5. Plymouth Prowler
As a retro-styled production car for the now-defunct Plymouth brand, the Prowler certainly appealed to some people. Produced for the 1997 and 1999-2000 model years under the Plymouth banner, Chrysler carried the torch from 2001-2002 after Plymouth was axed. In total, fewer than 12,000 units were ever produced and the niche market was filled with another strange car, the Chrysler Crossfire. Some would say the Prowler started a wave of retro-inspired vehicles including the PT Cruiser, SSR and HHR and, in a way, made Chevrolet and Ford rethink their designs on the Camaro and Mustang.
Maybe if we were able to directly link the Prowler to the Mustang and Camaro’s design, we’d say it belongs in the world, but just look at it! And it wasn’t even that great to drive, so it didn’t have many redeeming factors.
4. Pontiac Aztek
Many would say the Pontiac Aztek is the ugliest vehicle to have ever existed. We won’t be that harsh, although it is definitely a candidate for those honors. Throughout its existence, the Aztek appealed to some, with nearly 120,000 units sold from 2000-2007. In recent years though, it has risen to fame thanks to its association with the hit series Breaking Bad. It is widely considered a commercial failure and you won’t have to take our word for it, as Time magazine named the Aztek one of the 50 worst cars of all time in 2007 and followed it up in 2010 by saying it was one of the 50 worst inventions of all time.
3. Chrysler PT Cruiser Convertible
As weird as the Chrysler PT Cruiser is, it filled a niche for the American automaker and actually enjoyed a few years of successful sales. In fact, from 2001-2006, the PT Cruiser moved more than 100,000 units per year. But we’re not here to hate on the PT Cruiser itself — it’s the convertible variant that has us scratching our heads. The four-seat convertible was added for the 2005 model year, featuring an integrated “sport bar” for added rigidity and rollover protection. Production of the convertible ceased in late 2007, and the latest few to roll off the assembly line was sold as 2008 models.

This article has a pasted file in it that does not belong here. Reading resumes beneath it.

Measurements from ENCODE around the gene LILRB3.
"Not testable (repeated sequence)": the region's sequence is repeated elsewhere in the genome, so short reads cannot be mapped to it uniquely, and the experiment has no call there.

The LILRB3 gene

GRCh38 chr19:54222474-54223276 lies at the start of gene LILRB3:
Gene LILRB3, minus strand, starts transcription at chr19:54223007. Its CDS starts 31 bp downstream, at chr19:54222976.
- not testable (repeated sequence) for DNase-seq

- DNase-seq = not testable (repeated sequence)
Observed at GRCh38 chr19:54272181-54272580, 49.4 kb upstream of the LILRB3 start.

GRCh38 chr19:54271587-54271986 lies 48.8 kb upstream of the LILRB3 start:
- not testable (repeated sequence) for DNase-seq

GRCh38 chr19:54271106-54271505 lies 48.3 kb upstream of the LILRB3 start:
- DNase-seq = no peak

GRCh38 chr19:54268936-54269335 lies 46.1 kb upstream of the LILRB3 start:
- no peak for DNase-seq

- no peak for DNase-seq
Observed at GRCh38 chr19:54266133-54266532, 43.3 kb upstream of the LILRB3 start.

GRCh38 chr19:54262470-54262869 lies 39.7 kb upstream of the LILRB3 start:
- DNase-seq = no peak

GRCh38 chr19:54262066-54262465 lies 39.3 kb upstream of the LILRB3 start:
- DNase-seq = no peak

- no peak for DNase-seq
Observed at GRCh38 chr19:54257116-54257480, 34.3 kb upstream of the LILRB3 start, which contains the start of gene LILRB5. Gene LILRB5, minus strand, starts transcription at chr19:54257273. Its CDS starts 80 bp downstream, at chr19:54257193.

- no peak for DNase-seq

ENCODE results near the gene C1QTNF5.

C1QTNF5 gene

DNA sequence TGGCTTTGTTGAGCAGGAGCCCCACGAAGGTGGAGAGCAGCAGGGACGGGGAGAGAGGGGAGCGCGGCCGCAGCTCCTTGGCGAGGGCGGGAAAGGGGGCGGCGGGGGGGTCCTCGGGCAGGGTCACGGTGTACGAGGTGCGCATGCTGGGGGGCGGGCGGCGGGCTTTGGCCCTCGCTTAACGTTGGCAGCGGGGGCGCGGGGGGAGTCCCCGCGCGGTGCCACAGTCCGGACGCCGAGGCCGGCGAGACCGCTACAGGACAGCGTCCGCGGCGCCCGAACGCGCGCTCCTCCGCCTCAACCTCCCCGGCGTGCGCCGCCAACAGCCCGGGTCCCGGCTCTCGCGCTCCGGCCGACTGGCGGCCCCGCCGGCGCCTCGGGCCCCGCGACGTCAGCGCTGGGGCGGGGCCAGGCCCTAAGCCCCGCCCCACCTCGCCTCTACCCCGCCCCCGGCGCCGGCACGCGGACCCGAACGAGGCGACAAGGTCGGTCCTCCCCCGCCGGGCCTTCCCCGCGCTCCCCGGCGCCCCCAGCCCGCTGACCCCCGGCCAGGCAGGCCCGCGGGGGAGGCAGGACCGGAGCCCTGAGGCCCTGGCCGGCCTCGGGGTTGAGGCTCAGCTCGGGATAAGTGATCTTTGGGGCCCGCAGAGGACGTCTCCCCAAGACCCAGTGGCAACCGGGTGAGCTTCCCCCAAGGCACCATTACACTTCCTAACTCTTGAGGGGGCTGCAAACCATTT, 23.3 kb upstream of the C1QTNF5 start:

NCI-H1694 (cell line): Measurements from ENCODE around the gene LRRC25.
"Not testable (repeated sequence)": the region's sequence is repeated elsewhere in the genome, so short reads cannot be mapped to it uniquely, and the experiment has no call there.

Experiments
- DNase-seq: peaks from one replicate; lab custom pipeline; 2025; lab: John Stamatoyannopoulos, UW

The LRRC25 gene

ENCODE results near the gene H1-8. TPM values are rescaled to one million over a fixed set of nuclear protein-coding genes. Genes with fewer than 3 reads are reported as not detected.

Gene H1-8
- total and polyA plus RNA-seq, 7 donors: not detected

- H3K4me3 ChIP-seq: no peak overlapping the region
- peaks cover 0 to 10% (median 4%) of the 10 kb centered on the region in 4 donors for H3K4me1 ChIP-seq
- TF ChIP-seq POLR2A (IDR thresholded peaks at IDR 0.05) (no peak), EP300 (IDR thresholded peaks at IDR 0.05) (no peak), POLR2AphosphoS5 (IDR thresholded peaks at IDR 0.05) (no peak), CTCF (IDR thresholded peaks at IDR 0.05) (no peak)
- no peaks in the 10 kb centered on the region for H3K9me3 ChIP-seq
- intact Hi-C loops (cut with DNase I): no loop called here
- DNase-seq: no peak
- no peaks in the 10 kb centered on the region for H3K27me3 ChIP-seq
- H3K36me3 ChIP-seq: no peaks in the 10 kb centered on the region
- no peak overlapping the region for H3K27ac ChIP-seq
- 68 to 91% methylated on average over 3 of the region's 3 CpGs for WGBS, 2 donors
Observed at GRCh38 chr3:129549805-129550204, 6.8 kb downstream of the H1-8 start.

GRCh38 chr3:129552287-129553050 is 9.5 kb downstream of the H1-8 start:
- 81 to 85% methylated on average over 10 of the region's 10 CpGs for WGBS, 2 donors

Top Gear shares our sentiments about the PT Cruiser convertible, having named it the worst car of the last 20 years in 2013.
2. Lotus Concepts
Why would these awesome Lotus concepts be on our list? We really wish they never existed because they gave us false hope that Lotus would sweep the automotive world by storm. At the 2010 Paris Motor Show, the British automaker showed up with not one, not two, but five extremely attractive concepts. Each concept was stunning and showed off a gorgeous design direction. But most know what happened after: CEO Dany Bahar was dismissed in 2012 following allegations that he misused company funds for expenses. Following his dismissal, Proton Holdings scooped up the brand and new CEO Jean-Marc Gales has been righting the ship since. It’s just a shame it’s not with one of those stunning concepts.
1. Nissan Murano CrossCabriolet
Saying a car should have never existed is harsh, we admit. But seriously, the Nissan Murano CrossCabriolet feels like the Japanese automaker lost a bad bet. Killed off with the introduction of the new 2015 Nissan Murano, the CrossCabriolet variant managed to exist from 2011 to 2014, partly because of the costs required to re-engineer the Murano to be a convertible. Truth be told, Nissan likely greenlit the Murano CrossCabriolet on the strength of Juke sales. The quirky compact crossover surprised many on the market, and maybe Nissan thought it would really start a new trend with a convertible Murano.
But not all is dead in the world of convertible crossovers and SUVs, with the Range Rover Evoque convertible now available. The big question is whether the Evoque convertible will do better in the marketplace than the Murano. Or maybe it will just end up on a future list of cars that should have never existed.